From hotel reservations canceled before Lunar New Year to steel stacked in factories due to transportation curbs in Hebei province, China’s battle against a new wave of COVID-19 infections obscures what has been a dramatic economic recovery.
New cases of coronavirus in China are at their highest level in 10 months, causing the lockdown of 28 million people in two provinces, disrupting logistics and industrial activity, with millions expected to abandon travel plans holiday in one blow to China’s efforts to get consumption back on track.
Given the limited geographic spread of the outbreaks and improved testing and containment, economists don’t expect anything that comes close to a repeat of what happened in the first quarter of the year. last, when the emergence of the coronavirus caused the world’s second-largest economy to contract 6.8. percent.
Thanks in part to growing global demand for Chinese-made electronics and equipment to protect against the coronavirus, China appears to be the only major economy to grow in 2020, with expected growth of 2.1%.
Manufacturing and export demand remains robust. But economists believe that consumption, which typically accounts for more than half the economy and has lagged behind the general recovery, could suffer.
Authorities have urged people not to travel during the week-long Lunar New Year holiday, which begins on February 11 and is usually a time for travel, food and gifts.
“The worsening coronavirus situation will have an impact on economic activity, and markets may need to moderate their expectations of strong pent-up consumer demand over the upcoming LNY vacation,” analysts wrote. Nomura in a note this week.
The epidemic and social distancing measures “add conviction” to Nomura’s forecast that policymakers will moderate measures to dampen the stimulus and slow credit growth, and delay rate hikes until 2022, he declared.
But Julian Evans-Pritchard, senior economist for China at Capital Economics, said there could be an economic benefit.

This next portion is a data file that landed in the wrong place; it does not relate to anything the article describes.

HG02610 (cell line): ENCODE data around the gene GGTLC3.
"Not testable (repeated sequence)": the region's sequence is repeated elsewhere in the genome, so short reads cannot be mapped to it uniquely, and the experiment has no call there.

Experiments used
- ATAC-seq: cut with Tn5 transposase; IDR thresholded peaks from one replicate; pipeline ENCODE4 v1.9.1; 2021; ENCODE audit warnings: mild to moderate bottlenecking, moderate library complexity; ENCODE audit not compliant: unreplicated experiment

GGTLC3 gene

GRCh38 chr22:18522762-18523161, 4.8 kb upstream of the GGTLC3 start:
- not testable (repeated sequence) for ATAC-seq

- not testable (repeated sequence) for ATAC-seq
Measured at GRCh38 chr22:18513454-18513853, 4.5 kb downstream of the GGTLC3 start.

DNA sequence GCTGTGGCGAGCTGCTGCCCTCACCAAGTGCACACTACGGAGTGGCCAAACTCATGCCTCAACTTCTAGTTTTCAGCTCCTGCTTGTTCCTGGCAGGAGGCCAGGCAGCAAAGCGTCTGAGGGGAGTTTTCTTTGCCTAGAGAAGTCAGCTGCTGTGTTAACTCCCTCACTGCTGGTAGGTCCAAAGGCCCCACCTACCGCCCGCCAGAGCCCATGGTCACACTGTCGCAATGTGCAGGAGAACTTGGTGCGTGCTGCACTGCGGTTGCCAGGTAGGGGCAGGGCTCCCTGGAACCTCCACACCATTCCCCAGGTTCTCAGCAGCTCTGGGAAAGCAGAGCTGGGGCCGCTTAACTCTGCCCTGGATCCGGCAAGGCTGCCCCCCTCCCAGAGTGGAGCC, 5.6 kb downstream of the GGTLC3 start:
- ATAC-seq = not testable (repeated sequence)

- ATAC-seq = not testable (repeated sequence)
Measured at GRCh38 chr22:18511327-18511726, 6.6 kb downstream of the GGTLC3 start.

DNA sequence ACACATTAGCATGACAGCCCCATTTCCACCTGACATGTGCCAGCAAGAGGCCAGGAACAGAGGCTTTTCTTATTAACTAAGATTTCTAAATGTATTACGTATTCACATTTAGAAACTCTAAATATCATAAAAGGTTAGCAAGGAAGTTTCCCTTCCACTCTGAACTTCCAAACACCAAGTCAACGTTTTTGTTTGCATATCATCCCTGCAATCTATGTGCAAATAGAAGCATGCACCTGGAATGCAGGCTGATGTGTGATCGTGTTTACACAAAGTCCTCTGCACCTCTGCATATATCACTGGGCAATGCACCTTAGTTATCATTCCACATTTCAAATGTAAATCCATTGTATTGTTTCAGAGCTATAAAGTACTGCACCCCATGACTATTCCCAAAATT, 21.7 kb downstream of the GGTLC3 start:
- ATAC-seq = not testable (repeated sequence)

“One of the reasons that many manufacturers were quick to join official efforts to discourage travel is that it would allow them to run factories during the holidays,” he wrote in a note Friday.
In the Hebei Province steel plant, which surrounds Beijing and has seen cities locked down to contain the outbreak, steel inventories have jumped 11% this year, according to data from consulting firm Mysteel, sources from industry blaming transportation restrictions.
In Tangshan City of Hebei, more than a third of steel mills have coke supplies of less than seven days, suggesting supply shortages, and weekly blast furnace capacity utilization rates have plummeted. this week by 1.7% from last week and 7% from a year earlier, according to Mysteel data.
“The COVID situation may not improve quickly, but the impact will not be as big as it was during Lunar New Year last year,” said Zhang Yiping, an economist at China Merchants Securities in Shenzhen.
The recovery in consumption in China was slower than that in factory output or investment, although retail sales recorded the fourth consecutive month of year-over-year growth in November.
Gubei Watertown, a tourist spot at the foot of the Great Wall of China, has suffered cancellations of 8,900 room reservations as well as numerous year-end conferences, said Chen Xianghong, president of Wuzhen Tourism Co Ltd, the one of its owners, on Twitter. like the Weibo site on Thursday.
“We cannot close, but staying open is a loss,” he said.
Many companies that would normally host parties are canceling events, while cities have advised couples to delay wedding banquets.
Alcohol giant Kweichow Moutai, based in Renhuai in Guizhou province, told employees to stay put.
“Not all employees are allowed to leave Renhuai, participate in rallies or visit public places such as karaoke bars, bars or internet cafes,” according to a staff advisory reported by state media this week.